I thought I would write a little blog detailing the process I go through in cloning beers including tips and how this aids in creating my own recipes and understanding ingredients and balance.
This is how I personally approach it and is not the only way or possibly even the best way, but it works for me :)
A large number of homebrewers seek out recipes on websites from Australia, Europe and the USA.
With large communites, there is a huge amount of recipes available as well as forum threads discussing the more popular ones. One thing I notice is that many home brewers will choose a recipe, print it out and bring it in to a homebrew shop to gather the ingredients without any further research or analysis. More often than not, the ingredients are not available in New Zealand, the recipe is rounded to ounces or pounds (Pet hate here... do homebrew shop staff a favor and convert to metric!) and lacks information. They are unable to say who wrote the recipe and may have selected it as it had a cool name and was given a 5 star rating on Beersmith by the person who created it. Personally, if I am going to throw $50 and a heap of time into making a beer, I want to be sure of the recipe and source.
Choose reliable sources such as brewing magazines, books by well known authors such as Jamil or do some research to confirm the recipe is a good one.
Here is how I typically go about creating a clone (or confirming a clone recipe from an unconfirmed source):
- Go to the brewery's website. Most craft breweries are pretty open about their beers and will often list all the ingredients, gravities, BU and ABV. Some will even have the clone recipe listed on their website! (Gigantic release all their recipes for homebrewers).
- Search for the beer on Rate Beer. Rate Beer is still big overseas and is like Untappd but more for reviews. Most popular beers will have details such as ABV, BU and possibly ingredients listed. You can also read reviews which give peoples perceptions of flavors which can aid in identifying ingredients.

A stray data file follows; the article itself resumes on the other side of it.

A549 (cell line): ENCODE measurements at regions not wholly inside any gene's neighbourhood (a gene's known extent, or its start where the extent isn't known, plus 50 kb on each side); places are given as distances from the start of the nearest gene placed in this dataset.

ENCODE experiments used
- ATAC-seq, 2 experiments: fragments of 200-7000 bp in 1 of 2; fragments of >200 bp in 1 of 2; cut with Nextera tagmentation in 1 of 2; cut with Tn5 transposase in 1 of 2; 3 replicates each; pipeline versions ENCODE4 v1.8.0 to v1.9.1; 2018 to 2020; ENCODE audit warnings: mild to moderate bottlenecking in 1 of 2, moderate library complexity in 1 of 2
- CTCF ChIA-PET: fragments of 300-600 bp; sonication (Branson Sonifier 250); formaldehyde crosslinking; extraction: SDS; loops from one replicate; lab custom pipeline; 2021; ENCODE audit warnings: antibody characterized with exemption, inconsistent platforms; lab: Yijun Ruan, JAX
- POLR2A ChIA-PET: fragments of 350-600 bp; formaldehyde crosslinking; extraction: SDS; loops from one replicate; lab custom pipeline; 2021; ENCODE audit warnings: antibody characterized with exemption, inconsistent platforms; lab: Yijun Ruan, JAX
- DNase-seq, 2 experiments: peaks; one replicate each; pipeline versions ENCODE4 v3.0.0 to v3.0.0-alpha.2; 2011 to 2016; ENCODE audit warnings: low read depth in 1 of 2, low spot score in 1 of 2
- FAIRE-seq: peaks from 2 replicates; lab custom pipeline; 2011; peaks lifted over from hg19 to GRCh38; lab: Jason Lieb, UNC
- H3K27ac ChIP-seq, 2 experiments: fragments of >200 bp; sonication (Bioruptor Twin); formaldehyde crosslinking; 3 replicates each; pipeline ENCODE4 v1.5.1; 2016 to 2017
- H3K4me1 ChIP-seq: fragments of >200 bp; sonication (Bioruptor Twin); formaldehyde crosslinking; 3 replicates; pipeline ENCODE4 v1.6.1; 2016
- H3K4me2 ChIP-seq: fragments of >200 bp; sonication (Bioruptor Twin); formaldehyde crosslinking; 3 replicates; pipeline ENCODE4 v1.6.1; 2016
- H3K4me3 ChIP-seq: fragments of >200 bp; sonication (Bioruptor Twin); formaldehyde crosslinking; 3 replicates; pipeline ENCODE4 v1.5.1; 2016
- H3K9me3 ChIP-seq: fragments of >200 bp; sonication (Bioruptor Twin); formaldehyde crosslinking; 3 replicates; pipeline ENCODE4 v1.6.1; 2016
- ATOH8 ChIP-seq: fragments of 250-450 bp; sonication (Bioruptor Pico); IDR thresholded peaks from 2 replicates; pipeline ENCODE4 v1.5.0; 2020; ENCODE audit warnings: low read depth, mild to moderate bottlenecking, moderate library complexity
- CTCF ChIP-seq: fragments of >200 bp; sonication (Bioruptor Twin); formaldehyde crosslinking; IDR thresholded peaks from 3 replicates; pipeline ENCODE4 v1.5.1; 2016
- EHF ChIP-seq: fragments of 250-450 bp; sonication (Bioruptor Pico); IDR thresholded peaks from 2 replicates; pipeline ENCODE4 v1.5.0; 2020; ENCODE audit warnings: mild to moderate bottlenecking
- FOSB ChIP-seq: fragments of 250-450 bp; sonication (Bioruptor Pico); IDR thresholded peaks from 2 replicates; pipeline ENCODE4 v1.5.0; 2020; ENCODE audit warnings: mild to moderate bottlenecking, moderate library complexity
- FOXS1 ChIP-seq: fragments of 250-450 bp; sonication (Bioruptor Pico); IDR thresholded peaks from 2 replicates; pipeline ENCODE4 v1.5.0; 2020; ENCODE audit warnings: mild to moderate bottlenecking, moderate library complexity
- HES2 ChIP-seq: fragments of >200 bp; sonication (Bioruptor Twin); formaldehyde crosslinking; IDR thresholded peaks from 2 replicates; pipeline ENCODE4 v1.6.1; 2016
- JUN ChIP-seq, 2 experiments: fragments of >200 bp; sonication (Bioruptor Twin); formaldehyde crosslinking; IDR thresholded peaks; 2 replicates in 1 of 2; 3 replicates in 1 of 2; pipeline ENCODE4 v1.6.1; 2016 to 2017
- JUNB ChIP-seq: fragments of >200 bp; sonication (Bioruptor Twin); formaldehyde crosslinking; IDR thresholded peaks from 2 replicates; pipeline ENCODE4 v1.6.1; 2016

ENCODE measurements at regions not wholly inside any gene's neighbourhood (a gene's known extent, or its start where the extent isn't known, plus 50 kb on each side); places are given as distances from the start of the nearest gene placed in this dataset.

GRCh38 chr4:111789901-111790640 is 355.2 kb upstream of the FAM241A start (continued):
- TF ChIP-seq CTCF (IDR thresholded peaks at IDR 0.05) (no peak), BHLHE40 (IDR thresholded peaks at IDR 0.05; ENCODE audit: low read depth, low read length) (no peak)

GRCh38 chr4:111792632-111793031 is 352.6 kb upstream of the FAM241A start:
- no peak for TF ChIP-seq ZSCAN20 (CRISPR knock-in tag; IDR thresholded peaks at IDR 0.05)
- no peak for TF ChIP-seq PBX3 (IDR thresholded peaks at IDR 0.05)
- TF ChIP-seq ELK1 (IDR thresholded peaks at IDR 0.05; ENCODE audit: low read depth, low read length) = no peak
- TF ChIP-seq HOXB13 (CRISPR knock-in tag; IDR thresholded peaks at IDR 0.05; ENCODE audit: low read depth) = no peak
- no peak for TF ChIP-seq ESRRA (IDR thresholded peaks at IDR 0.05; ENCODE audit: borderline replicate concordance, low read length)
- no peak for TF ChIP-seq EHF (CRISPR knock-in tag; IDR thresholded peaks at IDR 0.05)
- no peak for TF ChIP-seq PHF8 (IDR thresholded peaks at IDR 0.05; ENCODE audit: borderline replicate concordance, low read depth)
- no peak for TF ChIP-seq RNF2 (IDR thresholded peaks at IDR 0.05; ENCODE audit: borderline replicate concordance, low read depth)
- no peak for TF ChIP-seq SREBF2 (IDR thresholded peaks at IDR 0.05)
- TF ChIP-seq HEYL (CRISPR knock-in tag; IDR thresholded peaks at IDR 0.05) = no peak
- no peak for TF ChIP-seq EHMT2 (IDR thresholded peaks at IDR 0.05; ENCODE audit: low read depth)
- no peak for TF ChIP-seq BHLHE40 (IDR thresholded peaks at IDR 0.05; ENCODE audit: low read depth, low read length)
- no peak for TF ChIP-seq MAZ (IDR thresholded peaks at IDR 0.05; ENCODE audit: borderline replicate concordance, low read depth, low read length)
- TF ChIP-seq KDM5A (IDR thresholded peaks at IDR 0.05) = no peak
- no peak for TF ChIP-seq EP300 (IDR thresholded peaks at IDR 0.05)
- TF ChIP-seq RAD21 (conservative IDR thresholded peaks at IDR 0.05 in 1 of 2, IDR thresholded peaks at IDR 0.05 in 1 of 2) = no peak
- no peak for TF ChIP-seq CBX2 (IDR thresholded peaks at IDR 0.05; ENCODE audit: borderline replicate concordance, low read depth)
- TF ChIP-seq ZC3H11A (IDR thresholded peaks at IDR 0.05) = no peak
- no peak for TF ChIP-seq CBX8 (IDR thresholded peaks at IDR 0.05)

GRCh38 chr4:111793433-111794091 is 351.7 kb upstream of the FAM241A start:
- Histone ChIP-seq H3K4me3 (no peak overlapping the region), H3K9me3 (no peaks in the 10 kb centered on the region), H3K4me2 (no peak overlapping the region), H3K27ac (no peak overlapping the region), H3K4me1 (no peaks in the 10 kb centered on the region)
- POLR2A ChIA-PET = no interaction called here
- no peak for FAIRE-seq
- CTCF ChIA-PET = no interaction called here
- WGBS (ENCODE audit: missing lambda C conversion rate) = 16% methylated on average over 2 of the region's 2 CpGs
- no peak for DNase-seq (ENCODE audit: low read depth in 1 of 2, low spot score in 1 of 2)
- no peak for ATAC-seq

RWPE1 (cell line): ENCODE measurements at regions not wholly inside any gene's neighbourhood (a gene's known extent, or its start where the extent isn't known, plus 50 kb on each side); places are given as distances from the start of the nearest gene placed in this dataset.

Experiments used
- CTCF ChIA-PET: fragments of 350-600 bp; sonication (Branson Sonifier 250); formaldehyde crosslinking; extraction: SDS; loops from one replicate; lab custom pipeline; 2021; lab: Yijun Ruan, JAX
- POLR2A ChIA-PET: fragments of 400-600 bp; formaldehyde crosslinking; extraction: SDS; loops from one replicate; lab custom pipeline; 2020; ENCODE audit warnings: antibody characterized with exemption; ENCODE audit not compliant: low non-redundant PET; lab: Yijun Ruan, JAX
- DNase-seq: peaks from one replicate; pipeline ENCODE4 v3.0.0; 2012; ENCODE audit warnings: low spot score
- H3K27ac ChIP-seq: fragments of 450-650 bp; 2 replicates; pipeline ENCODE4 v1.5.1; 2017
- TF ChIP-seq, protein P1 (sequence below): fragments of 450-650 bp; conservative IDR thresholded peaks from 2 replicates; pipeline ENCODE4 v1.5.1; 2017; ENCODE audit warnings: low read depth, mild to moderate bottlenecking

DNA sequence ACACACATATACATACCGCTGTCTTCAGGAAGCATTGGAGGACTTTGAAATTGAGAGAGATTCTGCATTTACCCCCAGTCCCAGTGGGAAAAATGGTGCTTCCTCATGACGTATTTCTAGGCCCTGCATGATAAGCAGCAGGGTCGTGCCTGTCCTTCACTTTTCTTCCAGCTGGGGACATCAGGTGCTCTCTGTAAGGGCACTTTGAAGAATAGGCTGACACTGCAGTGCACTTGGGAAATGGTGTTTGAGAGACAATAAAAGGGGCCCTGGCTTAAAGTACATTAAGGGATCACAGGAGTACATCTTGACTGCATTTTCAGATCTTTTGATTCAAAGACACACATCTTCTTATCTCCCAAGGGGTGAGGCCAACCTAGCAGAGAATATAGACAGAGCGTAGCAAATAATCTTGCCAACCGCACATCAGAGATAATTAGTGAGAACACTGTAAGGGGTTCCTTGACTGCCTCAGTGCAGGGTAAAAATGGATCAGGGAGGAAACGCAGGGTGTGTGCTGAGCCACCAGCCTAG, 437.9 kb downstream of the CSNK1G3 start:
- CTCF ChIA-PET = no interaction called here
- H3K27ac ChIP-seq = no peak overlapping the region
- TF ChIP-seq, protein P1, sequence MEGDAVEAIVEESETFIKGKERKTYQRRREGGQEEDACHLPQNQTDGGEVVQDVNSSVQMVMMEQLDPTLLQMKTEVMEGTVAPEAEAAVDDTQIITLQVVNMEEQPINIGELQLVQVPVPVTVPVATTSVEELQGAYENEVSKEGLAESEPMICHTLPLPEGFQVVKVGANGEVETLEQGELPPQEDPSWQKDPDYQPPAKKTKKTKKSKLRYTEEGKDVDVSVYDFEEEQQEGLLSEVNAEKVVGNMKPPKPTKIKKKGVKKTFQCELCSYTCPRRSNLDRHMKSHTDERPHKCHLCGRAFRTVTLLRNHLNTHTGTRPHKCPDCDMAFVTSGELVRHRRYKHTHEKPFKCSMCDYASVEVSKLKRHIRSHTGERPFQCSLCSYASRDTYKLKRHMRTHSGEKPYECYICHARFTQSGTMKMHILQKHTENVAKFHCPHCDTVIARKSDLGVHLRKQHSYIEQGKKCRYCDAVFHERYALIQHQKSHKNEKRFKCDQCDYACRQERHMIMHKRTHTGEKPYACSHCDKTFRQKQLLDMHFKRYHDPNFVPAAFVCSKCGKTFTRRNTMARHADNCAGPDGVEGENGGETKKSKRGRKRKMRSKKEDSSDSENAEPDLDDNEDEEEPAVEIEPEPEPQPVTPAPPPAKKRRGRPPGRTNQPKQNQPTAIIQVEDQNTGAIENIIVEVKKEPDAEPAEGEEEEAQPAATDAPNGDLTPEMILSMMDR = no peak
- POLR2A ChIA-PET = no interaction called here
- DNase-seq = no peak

- Drink the beer. Sounds like a no brainer, but the more of the beer you drink, the easier it will be to refine the recipe and balance. Drinking is research, unless it's just to get wasted.
- Drink similar beers that you may have a confirmed recipe for. Two reasons to drink, no need to thank me now, just share one of your clones with me. There are plenty of confirmed recipes out there for popular beers that are a good base to use for working out the ingredients and balance for the beer you may be wishing to clone.
- Know your ingredients. This is a biggy. The number of times I'm asked for “Crystal” is insane. Crystal is basically a range of malt that is kilned and caramalized. Those little L, SRM and EBC numbers next to that ingredient will give you some idea to the level of crystal but will not necessarily give you the flavor profile. Go to your local homebrew shop, ask nicely (or bring them a beer) and they may let you taste and smell all the grains. The flavors and aromas will be similar in the final beer and you will very quickly realize that some are a lot more potent than others which would suggest using less of them in comparison to keep the balance. Learn the substitutes and look at what is actually available in NZ – Your homebrew shop can help but it's to your benefit to learn what is available and best to substitute.